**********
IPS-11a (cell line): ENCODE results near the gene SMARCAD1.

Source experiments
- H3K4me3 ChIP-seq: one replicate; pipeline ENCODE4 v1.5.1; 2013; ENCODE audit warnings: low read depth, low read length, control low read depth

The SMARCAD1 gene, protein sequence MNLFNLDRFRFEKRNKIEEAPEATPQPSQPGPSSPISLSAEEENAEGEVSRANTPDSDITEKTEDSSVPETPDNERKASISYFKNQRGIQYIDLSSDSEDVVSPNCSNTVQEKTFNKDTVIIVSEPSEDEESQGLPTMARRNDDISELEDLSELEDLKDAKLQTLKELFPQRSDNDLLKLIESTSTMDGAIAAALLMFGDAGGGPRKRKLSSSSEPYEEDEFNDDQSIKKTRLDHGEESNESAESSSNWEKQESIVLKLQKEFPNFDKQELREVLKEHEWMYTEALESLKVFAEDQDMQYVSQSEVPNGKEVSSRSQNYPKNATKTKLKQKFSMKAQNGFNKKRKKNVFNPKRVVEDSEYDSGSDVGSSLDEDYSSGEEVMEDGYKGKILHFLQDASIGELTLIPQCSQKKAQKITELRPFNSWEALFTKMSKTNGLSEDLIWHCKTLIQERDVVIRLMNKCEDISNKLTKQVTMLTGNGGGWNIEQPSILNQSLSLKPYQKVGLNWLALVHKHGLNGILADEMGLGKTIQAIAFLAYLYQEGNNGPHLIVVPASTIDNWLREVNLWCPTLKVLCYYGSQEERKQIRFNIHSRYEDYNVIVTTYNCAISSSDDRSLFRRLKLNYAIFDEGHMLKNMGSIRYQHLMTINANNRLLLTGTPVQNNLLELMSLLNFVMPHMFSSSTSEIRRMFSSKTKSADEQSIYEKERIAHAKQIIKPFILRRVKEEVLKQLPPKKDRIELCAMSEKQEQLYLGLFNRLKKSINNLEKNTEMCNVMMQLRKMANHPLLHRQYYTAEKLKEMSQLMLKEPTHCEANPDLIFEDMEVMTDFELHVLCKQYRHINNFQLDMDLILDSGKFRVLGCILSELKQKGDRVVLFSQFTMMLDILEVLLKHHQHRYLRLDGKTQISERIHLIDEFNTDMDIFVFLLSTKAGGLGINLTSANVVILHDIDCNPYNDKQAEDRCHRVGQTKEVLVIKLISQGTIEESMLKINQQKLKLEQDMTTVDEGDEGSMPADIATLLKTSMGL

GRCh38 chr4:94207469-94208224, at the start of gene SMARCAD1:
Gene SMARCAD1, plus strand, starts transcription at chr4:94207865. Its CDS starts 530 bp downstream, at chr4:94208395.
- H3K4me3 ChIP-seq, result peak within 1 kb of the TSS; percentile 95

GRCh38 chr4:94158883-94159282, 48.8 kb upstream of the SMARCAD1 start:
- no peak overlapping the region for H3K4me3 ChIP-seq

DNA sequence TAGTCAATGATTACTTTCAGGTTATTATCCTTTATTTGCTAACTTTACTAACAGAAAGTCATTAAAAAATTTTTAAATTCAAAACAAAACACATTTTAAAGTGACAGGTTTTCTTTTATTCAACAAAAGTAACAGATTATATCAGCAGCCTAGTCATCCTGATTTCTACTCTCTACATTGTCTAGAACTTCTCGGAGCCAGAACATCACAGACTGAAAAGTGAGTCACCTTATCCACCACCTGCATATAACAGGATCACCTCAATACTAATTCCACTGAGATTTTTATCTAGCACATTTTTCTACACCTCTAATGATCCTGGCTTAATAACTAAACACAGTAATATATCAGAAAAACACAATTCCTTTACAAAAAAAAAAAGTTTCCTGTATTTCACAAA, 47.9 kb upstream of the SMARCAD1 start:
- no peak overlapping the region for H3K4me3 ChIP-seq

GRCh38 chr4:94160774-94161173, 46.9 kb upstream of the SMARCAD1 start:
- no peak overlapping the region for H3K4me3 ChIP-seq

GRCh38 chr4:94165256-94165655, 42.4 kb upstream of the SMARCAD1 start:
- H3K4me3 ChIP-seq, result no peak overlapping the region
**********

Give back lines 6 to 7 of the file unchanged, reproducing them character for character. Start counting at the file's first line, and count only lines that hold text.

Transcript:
Gene SMARCAD1, plus strand, starts transcription at chr4:94207865. Its CDS starts 530 bp downstream, at chr4:94208395.
- H3K4me3 ChIP-seq, result peak within 1 kb of the TSS; percentile 95